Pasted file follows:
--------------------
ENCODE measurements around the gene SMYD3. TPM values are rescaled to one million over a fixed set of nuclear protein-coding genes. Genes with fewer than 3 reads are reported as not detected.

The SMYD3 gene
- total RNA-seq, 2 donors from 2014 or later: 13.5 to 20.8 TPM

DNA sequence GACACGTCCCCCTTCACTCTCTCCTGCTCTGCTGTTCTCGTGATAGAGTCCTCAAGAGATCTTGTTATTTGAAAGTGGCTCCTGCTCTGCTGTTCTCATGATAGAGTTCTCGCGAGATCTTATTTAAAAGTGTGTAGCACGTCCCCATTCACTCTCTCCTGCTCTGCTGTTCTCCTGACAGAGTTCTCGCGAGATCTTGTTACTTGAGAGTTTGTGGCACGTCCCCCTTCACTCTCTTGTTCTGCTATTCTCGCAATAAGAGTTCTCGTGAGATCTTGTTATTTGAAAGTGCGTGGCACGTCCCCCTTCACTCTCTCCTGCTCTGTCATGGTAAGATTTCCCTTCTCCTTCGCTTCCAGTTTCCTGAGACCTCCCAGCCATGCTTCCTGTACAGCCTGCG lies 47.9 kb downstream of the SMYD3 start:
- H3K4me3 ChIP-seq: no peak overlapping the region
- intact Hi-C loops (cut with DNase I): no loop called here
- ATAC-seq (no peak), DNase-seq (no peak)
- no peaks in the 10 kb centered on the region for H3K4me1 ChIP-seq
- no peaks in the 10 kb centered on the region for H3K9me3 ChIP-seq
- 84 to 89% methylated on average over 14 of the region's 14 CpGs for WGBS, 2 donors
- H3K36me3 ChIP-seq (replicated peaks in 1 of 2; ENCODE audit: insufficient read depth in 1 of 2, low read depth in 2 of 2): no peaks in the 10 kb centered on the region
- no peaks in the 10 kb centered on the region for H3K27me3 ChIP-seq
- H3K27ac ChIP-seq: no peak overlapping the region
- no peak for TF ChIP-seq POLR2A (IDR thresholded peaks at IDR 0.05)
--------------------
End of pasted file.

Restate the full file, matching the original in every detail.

ENCODE measurements around the gene SMYD3. TPM values are rescaled to one million over a fixed set of nuclear protein-coding genes. Genes with fewer than 3 reads are reported as not detected.

The SMYD3 gene
- total RNA-seq, 2 donors from 2014 or later: 13.5 to 20.8 TPM

DNA sequence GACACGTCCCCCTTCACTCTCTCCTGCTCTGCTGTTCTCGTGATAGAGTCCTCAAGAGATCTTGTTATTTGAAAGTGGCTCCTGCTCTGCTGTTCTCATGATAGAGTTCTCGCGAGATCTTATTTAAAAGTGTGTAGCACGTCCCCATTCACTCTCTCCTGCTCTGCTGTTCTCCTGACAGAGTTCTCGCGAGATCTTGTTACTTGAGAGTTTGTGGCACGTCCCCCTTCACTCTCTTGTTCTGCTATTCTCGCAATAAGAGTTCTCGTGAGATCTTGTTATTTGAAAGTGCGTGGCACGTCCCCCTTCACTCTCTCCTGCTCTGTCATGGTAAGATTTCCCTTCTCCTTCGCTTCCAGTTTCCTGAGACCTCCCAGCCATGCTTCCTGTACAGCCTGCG lies 47.9 kb downstream of the SMYD3 start:
- H3K4me3 ChIP-seq: no peak overlapping the region
- intact Hi-C loops (cut with DNase I): no loop called here
- ATAC-seq (no peak), DNase-seq (no peak)
- no peaks in the 10 kb centered on the region for H3K4me1 ChIP-seq
- no peaks in the 10 kb centered on the region for H3K9me3 ChIP-seq
- 84 to 89% methylated on average over 14 of the region's 14 CpGs for WGBS, 2 donors
- H3K36me3 ChIP-seq (replicated peaks in 1 of 2; ENCODE audit: insufficient read depth in 1 of 2, low read depth in 2 of 2): no peaks in the 10 kb centered on the region
- no peaks in the 10 kb centered on the region for H3K27me3 ChIP-seq
- H3K27ac ChIP-seq: no peak overlapping the region
- no peak for TF ChIP-seq POLR2A (IDR thresholded peaks at IDR 0.05)